In a time when leaks and industry insights have given us an unprecedented look into every aspect of gaming, the past few weeks have shown in stark detail that little is certain and plenty can still surprise us.
Before E3, I heard from a decent number of sources that the PS4 was likely going to have similar DRM restrictions as the Xbox One, thanks to continued publisher pressure on both Microsoft and Sony, and there was also reason to believe that their price point was going to be comparable to the Xbox One. Yet, all of that turned out to be wrong, with Sony surprising gamers and journalists with a very concerted push against DRM and anything that would even slightly change the way people interact with their console games. Then, they stunned again with a price $100 lower than the Xbox One. They had clearly grasped onto a perceived opportunity and run with it.
Following the Sony reveal, I also heard rumors that this had been a recent development, with the price point possibly even finalized that day in response to Microsoft's announcement. Now, having been surprised just hours before, I was much more skeptical about these suggestions, but I genuinely wondered why it felt like I had so many mixed messages. What is going on for it to seem like nothing is certain? Weren't these decisions all just part of larger long-term marketing plans as they usually are?
What is going on for it to seem like nothing is certain?
Weren't these decisions all just part of larger long-term marketing plans as they usually are?
Then, today came, and I was left speechless. Even with the rather vocal backlash against Microsoft's changes with the Xbox One, I thought it was set in stone. As any large corporation would, Microsoft certainly researched in detail the possible impact of these choices, and they must have judged the possibility of a backlash as worthwhile in their long term goals. They couldn't have planned for the messaging disaster that occurred since the initial reveal, but they wouldn't be the first game company to overcome a rocky start. Some gamers' anger was something to be expected, and they likely thought it would fade by the time the console actually came out and the glow of new games drew the most attention. As much as gamers complain about and discuss other aspects of gaming, console purchasing often centers more around whether someone is interested in the games on a platform or not, and even the most ardent opponents of DRM or DLC will often relent if the right games come along. This is what game companies keep hearing year after year, as people speak loudest with their spending, and it takes quite an uproar for them to hear something else.
Yet, here we are. A moment when Microsoft looked into the abyss of gamers and they looked right back. As much as people demanded that this happen, I thought this would be insane. For a company with their massive marketing plan coming out of E3 and only months away from launch, there was no way Microsoft would change their policies. To do so would suggest that everything was up for negotiation. And, well... they just showed you that it is. If you ever questioned whether game companies really hear you, well, one of the biggest game companies around just heard you loud and clear.
There was no way Microsoft would change their policies. To do so would suggest that everything was up for negotiation.
And, well... they just showed that it is.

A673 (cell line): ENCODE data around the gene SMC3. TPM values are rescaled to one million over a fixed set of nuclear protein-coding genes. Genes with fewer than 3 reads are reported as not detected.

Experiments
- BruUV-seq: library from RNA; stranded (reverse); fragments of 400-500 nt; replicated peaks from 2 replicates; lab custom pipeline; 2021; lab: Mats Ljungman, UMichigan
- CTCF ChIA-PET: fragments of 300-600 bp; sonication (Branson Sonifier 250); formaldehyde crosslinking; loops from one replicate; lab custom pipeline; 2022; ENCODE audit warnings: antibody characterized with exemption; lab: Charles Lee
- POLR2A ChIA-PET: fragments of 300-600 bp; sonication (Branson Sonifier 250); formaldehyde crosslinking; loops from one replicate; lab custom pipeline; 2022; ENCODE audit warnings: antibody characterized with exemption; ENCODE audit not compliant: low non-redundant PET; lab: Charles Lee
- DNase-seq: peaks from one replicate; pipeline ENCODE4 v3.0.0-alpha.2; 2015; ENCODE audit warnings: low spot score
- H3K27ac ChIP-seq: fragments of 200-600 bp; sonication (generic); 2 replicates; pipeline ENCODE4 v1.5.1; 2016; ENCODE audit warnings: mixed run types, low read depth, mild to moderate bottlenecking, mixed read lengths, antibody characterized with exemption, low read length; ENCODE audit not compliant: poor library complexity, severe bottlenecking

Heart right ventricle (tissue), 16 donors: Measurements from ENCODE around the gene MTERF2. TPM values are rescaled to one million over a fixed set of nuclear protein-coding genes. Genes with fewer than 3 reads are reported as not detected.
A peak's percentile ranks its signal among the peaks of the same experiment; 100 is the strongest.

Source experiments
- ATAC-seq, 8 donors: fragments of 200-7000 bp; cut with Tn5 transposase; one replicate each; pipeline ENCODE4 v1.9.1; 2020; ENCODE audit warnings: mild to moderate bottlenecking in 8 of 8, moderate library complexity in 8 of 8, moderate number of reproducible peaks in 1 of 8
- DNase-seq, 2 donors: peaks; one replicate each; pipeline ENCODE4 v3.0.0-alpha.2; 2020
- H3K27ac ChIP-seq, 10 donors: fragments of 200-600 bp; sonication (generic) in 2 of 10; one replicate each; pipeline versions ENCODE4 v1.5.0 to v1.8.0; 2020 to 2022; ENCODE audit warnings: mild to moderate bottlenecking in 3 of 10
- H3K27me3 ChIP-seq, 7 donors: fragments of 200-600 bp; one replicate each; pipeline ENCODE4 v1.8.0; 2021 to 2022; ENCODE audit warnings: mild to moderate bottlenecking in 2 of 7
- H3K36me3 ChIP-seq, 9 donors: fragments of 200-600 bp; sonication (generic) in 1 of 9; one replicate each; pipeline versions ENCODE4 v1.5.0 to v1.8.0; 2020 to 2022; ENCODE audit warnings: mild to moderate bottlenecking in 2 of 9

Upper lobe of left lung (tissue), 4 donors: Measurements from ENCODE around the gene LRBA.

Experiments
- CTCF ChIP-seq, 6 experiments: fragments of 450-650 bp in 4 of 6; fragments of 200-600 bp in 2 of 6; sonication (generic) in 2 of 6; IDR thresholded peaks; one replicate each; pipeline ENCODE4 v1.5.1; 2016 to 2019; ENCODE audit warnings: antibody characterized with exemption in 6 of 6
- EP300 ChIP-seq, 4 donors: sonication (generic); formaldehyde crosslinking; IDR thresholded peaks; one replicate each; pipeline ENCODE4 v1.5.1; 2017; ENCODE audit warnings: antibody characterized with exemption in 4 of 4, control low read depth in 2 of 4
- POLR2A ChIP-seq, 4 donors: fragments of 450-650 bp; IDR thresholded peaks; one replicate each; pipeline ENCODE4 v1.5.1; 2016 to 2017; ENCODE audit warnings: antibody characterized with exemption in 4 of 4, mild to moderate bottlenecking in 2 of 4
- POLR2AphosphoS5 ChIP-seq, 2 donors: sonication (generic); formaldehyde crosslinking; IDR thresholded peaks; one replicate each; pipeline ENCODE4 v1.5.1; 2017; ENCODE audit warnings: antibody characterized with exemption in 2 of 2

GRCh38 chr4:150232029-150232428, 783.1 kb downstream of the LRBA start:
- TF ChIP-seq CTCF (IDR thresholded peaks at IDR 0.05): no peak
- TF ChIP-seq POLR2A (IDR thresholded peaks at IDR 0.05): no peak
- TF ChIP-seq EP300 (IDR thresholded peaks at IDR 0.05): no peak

And in what may be overshadowed by today's news, this gives more credence to the likelihood that Sony heard you, as well. Two of the big hitters in gaming likely saw consumer uproar and directly responded to it with big changes to their plans. Sony got in early, making this choice like an unexpected uppercut to Microsoft, and as their jaw still quivered from the blow, gamers kicked them until they said, "Enough! We get it!" And while it remains to be seen whether they truly do get it, today is at least a start.
Right now is an odd time for the gaming industry, and the announcements today and at E3 should make that abundantly clear to all gamers. Things are just plain nuts at the moment. As much as the big game companies are portraying confidence, often even arrogance, they are clearly much more concerned than we see. Today, Microsoft backed off from its plans and are changing major parts of their console just months out from release. They didn't release the console, see actual poor sales, and then make the shrewd business decision to implement these changes in the hopes of counteracting that under-performance. No, the simple -fear- of that possibility made them take drastic action to course correct.
The console makers are feeling the threat that gamers may be willing to leave them for other options, and a classical console war mentality isn't going to save them.
The gaming industry is feeling a lot of uncertainty right now, and this shows that they're serious about not making a big mistake if they can help it. They are freaked out, as the stakes are too high. The console makers are feeling the threat that gamers may be willing to leave them for other options, and a classical console war mentality isn't going to save them. Microsoft apparently felt confident enough to take a big risk with the Xbox One, but even that confidence has now been shown to be mostly hollow. Things are changing rapidly, and no one in the industry is safe. So, while we celebrate this apparent victory for getting a game company to do what many gamers wanted, we should consider what else this may mean for gaming as a whole.
If one of the big three can bend like this and change at such a pivotal moment, just about anything is possible. Even with their big plans and years of research, these companies are rather openly winging it in an attempt to survive in the market. Which, depending on how you look at it, is either relatively good and exciting or a little bit bad and concerning. Either way, it's almost certainly nuts.